Date of Completion


Embargo Period



phase stability, grain coarsening, electron microscopy, powder metallurgy, Al alloys

Major Advisor

Mark Aindow

Associate Advisor

Harold D. Brody

Associate Advisor

Rainer Hebert

Field of Study

Materials Science and Engineering


Doctor of Philosophy

Open Access

Open Access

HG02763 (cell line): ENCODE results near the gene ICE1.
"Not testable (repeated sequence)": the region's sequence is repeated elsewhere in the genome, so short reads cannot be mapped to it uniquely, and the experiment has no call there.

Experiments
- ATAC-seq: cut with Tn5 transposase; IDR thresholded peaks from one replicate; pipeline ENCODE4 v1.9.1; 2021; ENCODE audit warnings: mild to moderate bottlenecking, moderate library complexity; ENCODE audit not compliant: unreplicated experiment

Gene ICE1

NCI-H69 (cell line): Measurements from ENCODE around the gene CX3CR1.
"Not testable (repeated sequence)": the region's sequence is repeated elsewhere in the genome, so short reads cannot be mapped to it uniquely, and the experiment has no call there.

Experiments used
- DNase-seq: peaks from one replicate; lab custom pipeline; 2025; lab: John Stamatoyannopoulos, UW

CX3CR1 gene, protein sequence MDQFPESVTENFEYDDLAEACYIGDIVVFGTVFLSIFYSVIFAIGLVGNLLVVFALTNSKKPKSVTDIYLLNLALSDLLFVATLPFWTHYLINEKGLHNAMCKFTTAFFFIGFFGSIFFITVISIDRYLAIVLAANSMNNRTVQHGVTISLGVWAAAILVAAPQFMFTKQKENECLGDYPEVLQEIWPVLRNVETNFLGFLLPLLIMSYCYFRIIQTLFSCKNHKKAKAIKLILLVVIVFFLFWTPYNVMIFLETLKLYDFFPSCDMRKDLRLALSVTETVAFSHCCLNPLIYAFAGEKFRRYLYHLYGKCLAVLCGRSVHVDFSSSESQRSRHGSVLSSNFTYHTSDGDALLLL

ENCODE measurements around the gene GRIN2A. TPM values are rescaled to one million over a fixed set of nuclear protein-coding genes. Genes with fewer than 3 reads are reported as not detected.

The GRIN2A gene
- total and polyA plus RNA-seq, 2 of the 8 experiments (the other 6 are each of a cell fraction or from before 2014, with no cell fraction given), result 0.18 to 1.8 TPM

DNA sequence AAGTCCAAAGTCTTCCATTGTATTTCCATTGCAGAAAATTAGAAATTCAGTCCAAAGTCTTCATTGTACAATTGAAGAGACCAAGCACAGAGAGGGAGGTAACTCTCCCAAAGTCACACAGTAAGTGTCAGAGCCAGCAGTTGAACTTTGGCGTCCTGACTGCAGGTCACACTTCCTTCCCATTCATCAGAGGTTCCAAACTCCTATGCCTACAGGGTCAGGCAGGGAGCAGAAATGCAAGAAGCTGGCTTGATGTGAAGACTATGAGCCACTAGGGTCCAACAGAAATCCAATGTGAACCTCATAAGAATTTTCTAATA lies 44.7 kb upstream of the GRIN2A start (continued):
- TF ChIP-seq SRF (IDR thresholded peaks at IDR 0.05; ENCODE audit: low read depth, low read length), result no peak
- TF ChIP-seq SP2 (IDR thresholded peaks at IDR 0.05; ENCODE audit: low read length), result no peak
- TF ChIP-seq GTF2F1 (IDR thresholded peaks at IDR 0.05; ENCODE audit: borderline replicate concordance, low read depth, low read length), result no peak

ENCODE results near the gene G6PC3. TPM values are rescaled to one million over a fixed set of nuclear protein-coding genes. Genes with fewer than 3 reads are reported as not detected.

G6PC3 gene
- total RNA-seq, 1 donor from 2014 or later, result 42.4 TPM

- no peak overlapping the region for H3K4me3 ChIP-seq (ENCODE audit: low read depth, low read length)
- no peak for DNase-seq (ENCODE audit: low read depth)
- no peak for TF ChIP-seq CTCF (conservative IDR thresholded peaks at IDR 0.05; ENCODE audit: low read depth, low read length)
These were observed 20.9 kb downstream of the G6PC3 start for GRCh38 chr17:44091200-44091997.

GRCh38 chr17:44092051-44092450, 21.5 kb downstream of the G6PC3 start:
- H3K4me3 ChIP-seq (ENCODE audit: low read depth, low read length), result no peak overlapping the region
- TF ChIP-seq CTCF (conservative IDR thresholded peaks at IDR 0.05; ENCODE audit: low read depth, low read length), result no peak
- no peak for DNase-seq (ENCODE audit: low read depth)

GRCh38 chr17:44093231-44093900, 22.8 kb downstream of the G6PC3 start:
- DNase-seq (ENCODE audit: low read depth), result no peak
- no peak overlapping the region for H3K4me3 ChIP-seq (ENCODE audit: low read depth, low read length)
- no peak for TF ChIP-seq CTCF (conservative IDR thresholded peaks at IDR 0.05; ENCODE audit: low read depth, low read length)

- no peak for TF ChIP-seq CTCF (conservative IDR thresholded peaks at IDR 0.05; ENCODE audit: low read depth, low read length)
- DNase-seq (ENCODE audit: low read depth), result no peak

There has been significant interest in Al-rich Al-Transition Metal-Rare Earth element alloys due to the variety of metastable phases that can be formed. Here a series of microstructural studies is presented on two powder-processed alloys consolidated by warm extrusion: Al-Ni-Co-Zr-Y and Al-Mn-Ce. The microstructures of the alloys in the as-extruded condition and after heat-treatment were evaluated by X-ray diffraction and electron microscopy techniques and these correlated with the mechanical responses. For the Al-Ni-Co-Zr-Y alloy, the microstructure in all samples contains 22% by volume of Al19(Ni,Co)5Y3 plates surrounded by grains of Al. The softening of the alloy is limited for heat-treatment temperatures of up to 400˚C, and the Al19(Ni,Co)5Y3 plates coarsen slowly. At higher temperatures abnormal coarsening is observed with the development of a secondary population of much larger Al19(Ni,Co)5Y3 plates. An analysis of the coarsening kinetics reveals that the particles coarsen by Ostwald-type ripening. There is a distinct transition in the activation energies suggesting that normal coarsening occurs at lower temperatures by short circuit diffusion, whereas abnormal coarsening develops at higher temperatures by lattice diffusion. The Al grain size is dictated by the inter-particle separation, and grain growth is limited by the extent of plate coarsening. For the Al-Mn-Ce alloy, the powder microstructure consists mainly of an amorphous phase, Al, and a previously unreported phase, Al20Mn2Ce. The extrudate is fully devitrified and contains a mixture of Al, Al20Mn2Ce and Al6Mn, with a small amount of Al12Mn and Al11Ce3. Upon heat-treatment at up to 450˚C the Al20Mn2Ce and Al6Mn phases decompose to give a hard stable phase mixture with 72-73% Al12Mn plus 13-14% each of Al11Ce3 and Al. Heat treatments at 500˚C give a much softer phase mixture consisting of 60% Al, 22% of an unknown Al3(Mn,Ce) phase, 9% Al12Mn, 8% Al­6Mn and 1% Al11Ce3. The formation of large volume fractions of Al12Mn for heat-treatments at up to 450˚C suggests that the presence of Ce may stabilize this phase. These two systems could form the basis of new high-strength, low-density Al-based alloys with enhanced elevated temperature properties.